Options Update: Call Speculators Flood Ford Motor Company

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The shares of Ford Motor Company ( F ) have followed the broader equities market higher today, despite a dip in month-over-month and year-over-year sales in August. Furthermore, the automaker said its market share grew for the 22nd month in 23, with the company touting demand for its "high-quality, fuel-efficient" vehicles. "Ford continues to outperform the overall industry," noted U.S. sales executive Ken Czubay.

Options speculators have also responded to Ford's latest figures, especially on the call side of the tape. So far today, the stock has seen roughly 104,000 calls change hands - more than twice its predicted single-session volume of about 49,000 calls. On the flip side, F has seen around 28,000 puts cross the tape, practically on par with its expected daily volume of 25,000 puts.

F September OI Garnering the most attention has been the near-the-money September 12 call, which has seen about 19,000 contracts traded so far - most of which have traded at the ask price, suggesting they were bought. However, with more than 177,100 calls already docked at the front-month strike, we can't yet tell how much of today's volume will translate into freshly purchased bullish bets.

Digging deeper into today's options action, it appears one speculator may be employing options to simulate a short stock position on F. Earlier today, a block of 1,120 December 11 puts changed hands at the ask price of $0.84, suggesting they were bought. At the same time, a symmetrical block of December 12 calls crossed the tape for the bid price of $0.82, implying they were likely sold.

Assuming both blocks - each marked "spread" - consisted of new positions, we could be looking at a less aggressive version of the synthetic short stock strategy , which is constructed by buying puts and selling an equal amount of higher-strike calls with the same expiration.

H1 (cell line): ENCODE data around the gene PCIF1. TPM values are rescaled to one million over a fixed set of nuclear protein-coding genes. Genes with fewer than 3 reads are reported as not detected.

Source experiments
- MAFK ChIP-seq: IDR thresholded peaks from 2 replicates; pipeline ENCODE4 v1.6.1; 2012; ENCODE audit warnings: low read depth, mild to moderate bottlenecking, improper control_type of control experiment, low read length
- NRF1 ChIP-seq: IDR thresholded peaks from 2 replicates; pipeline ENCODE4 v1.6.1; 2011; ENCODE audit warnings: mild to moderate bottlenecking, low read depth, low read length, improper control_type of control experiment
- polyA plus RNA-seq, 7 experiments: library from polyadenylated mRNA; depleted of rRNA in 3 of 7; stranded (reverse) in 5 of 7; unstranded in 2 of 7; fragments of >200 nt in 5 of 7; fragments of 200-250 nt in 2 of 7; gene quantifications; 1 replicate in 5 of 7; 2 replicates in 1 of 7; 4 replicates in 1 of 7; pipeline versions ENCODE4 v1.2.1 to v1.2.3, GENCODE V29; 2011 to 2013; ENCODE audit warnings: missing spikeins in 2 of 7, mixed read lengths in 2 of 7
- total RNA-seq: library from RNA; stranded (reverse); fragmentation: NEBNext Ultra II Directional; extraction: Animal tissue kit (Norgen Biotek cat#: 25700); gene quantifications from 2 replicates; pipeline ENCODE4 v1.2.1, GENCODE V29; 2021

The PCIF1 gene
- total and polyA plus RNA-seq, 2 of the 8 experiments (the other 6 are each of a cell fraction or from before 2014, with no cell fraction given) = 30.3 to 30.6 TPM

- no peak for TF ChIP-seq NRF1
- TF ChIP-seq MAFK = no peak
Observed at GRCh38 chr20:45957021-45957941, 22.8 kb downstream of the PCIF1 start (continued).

Since the investor paid $0.84 for each December 11 put and received $0.82 for each December 12 call, the net debit on the play stands at only $0.02 per pair of options - a relatively scant entry fee compared to what it would cost to simply short hundreds of F shares. Nevertheless, the options speculator - like the short seller - will make money if the shares of F retreat in the near term.

More specifically, the strategist's profit will increase the further F declines beneath the $10.98 level (put strike minus net debit), as the puts would move deeper into the money and the calls would remain worthless. Meanwhile, the investor's maximum loss is limited to the $0.02 paid to establish the trade, should the shares of F remain pinned between the $11 and $12 levels through expiration.

On the other hand, the trader's losses could become quite steep if F rallies significantly north of the $12 level by December options expiration, as his puts would expire worthless and he would have to repurchase the sold 12-strike calls.

Technically speaking, the shares of F have skyrocketed more than 55% during the past year. The stock recently tested support in the round-number $10 neighborhood, and could be on its way to challenge resistance in the $13-$14 region, which has acted as a roadblock for the equity in 2010.

Monthly chart of F since July 2009

However, despite the stock outperforming the broader S&P 500 Index (SPX) by about 8% during the past 40 sessions, analysts and short sellers remain wary of F.

According to Zacks , more than half of the 12 analysts covering the security consider it a "hold" or worse. Meanwhile, short interest on the equity surged 5.7% during the past month, and now accounts for nearly 287 million F shares, or 9.4% of the stock's total available float. In fact, at the car concern's average pace of trading, it would take about a week for all of these bearish bets to unwind.

From a contrarian standpoint, though, Ford's solid fundamental and technical set-ups - juxtaposed with the pessimism still plaguing the stock - could point to a bullish opportunity. As the shares of F continue their rebound off round-number support, a wave of upbeat analyst attention or a short-squeeze situation could fuel additional gains for the security - which wouldn't bode well for that aforementioned options strategist.

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This article appears in: Investing , Options

Referenced Stocks: F

Schaeffer's Investment Research

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